2. You don’t happen to know what battery it needs as a replacement, as thinking of replacing that at the same time!

      1. Okay, I got the battery out okay, you can wedge it out from the bottom. It seems to be stuck down with some glue/tape It’s labelled..

        Model: I9300
        Li-ion 3.8V/2100mAh 7.98Wh
        Limited charge voltage: 4.35V

        Seems to be the same battery as for a Samsung Galaxy S3

        1. So having tried two replacement batteries in it and having issues I’m giving up with the battery swap! They power the device but won’t charge. When you plug it in to charge the monitor, it shows the battery as full and does not charge. When you unplug the charger it goes back to showing low battery.. The original battery still works and charges fine in it. The ones I tried are the correct spec and look identical in size and connector.. they were from a website called repairoutlet. Could just be a dodgy batch perhaps.. has a part number of EB-L1G6LLU..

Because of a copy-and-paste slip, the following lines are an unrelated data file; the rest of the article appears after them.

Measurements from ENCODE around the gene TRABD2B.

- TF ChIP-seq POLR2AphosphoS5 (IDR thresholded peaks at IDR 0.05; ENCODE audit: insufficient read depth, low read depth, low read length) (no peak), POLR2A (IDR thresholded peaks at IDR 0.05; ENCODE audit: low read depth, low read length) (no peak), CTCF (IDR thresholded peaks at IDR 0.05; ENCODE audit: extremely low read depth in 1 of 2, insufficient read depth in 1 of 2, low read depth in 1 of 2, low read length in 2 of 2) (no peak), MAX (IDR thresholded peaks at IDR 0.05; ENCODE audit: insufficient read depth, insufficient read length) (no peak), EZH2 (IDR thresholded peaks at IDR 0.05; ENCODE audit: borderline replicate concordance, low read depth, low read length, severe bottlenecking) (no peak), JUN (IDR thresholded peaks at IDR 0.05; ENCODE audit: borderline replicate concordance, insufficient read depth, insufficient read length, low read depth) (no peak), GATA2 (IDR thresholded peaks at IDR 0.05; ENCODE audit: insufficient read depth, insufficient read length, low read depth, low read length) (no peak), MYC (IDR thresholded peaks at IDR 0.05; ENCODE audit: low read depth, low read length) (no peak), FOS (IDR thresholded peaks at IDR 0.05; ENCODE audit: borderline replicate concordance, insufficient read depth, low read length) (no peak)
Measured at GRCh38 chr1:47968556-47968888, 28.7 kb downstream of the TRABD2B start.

1. That’s a shame. Very odd they won’t charge… What’s the problem with the existing battery? Is it just old and not lasting long enough?

          2. i’ve had the exact same issue. i replaced the usb port, but have tried two replacement batteries (the one inside is a knock-off nokia BL-5C battery as used in no end of old nokia phones) – i tried a high capacity clone and when that didnt charge, i sent it back and ordered a genuine nokia BL5c, the same happens with that too. the battery icon and led look like they are charging (led is blue, icon moves up in increments, but as soon as you remove the usb cable, the battery life drops back down to where it was initially.